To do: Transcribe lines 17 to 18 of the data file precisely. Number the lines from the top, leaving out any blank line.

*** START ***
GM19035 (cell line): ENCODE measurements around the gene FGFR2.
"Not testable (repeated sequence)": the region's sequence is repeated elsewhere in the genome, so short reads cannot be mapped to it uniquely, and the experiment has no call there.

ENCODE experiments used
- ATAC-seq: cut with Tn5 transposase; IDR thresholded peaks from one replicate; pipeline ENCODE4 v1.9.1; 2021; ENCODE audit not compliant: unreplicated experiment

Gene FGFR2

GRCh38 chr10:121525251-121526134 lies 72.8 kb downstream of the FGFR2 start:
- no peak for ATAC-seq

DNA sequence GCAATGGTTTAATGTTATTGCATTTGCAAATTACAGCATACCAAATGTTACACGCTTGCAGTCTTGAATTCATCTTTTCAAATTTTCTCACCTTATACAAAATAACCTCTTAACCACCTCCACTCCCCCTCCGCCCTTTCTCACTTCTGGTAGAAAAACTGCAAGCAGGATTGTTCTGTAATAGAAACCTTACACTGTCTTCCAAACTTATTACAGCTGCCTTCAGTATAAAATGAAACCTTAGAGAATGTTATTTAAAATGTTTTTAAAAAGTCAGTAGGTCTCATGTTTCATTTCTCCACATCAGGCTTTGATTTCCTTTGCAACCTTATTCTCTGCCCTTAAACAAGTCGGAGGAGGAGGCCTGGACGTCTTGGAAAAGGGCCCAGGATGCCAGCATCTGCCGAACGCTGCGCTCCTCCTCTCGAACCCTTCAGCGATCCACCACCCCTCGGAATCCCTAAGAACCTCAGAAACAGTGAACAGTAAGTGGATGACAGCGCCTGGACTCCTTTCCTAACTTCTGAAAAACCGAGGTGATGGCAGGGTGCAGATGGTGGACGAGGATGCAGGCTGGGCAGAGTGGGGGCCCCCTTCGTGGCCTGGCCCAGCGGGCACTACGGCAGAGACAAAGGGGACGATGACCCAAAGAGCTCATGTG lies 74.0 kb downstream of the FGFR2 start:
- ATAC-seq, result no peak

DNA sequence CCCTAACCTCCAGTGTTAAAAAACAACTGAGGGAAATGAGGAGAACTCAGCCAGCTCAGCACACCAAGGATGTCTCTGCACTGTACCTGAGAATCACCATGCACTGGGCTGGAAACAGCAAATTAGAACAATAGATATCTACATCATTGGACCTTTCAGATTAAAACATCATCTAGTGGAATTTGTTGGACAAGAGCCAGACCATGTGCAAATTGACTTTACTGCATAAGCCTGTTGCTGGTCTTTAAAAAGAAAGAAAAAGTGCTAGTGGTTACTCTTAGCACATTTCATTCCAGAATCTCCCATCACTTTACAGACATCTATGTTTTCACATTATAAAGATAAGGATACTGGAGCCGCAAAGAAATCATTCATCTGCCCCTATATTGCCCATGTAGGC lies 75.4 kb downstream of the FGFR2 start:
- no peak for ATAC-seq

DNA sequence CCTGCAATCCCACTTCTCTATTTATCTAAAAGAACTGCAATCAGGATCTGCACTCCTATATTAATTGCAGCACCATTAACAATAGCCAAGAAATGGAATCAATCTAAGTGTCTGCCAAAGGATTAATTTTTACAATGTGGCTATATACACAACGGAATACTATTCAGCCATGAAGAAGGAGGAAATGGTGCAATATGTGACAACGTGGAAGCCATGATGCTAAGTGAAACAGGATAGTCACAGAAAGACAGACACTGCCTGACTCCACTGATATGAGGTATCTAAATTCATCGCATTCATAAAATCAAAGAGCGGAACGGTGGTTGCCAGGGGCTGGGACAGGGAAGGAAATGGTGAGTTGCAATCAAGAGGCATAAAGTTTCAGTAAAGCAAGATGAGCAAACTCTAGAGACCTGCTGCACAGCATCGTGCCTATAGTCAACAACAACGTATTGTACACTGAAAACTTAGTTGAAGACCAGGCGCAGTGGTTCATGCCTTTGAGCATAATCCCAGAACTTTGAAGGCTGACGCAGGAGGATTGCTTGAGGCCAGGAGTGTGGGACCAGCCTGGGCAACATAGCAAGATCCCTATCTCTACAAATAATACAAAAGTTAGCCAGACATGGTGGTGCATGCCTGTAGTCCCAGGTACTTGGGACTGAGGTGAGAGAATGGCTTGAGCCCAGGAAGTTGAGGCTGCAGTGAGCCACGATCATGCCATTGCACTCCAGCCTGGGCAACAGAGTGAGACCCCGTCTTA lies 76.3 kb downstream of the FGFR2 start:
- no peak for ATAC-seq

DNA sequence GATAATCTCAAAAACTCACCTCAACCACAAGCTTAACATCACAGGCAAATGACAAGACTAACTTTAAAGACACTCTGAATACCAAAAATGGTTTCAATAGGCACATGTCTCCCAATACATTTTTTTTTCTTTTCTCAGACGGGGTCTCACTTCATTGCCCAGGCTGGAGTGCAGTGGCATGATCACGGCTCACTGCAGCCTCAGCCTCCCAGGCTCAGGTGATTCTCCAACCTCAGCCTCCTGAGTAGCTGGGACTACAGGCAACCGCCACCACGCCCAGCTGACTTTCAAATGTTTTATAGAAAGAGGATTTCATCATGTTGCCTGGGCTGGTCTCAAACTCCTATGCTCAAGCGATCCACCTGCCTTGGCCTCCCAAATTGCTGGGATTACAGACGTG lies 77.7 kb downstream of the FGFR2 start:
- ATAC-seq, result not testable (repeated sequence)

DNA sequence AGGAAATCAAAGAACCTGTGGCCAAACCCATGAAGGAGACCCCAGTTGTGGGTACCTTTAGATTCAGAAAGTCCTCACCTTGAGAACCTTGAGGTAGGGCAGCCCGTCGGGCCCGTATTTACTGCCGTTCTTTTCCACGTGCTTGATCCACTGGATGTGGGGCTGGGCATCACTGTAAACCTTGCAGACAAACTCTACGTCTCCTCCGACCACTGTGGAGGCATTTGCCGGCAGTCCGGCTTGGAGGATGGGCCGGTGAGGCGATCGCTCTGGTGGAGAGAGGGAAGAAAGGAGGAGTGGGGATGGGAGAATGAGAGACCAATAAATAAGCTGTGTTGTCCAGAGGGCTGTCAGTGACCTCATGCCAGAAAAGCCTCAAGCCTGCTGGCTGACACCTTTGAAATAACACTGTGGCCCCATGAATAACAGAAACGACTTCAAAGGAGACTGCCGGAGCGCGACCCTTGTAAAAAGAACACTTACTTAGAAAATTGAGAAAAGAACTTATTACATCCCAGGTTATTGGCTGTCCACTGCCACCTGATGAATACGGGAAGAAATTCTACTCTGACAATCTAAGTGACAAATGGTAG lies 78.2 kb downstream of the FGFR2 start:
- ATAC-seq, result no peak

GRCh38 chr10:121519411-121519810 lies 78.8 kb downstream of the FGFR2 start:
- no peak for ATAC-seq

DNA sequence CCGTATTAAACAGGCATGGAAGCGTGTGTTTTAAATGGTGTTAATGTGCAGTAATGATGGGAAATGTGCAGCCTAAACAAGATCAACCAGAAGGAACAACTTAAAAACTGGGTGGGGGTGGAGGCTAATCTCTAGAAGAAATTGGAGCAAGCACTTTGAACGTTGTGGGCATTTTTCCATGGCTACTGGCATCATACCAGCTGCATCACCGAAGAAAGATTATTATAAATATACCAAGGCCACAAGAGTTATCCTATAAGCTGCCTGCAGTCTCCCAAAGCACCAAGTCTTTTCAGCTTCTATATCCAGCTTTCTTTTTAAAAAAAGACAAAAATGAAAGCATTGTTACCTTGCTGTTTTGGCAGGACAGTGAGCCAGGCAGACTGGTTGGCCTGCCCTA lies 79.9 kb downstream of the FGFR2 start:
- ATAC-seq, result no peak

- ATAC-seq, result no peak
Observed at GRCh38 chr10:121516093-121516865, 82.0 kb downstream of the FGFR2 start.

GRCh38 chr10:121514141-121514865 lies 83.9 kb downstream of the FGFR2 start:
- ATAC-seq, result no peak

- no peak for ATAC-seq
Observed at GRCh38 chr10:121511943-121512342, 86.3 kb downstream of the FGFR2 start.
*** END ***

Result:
- ATAC-seq, result no peak

GRCh38 chr10:121519411-121519810 lies 78.8 kb downstream of the FGFR2 start: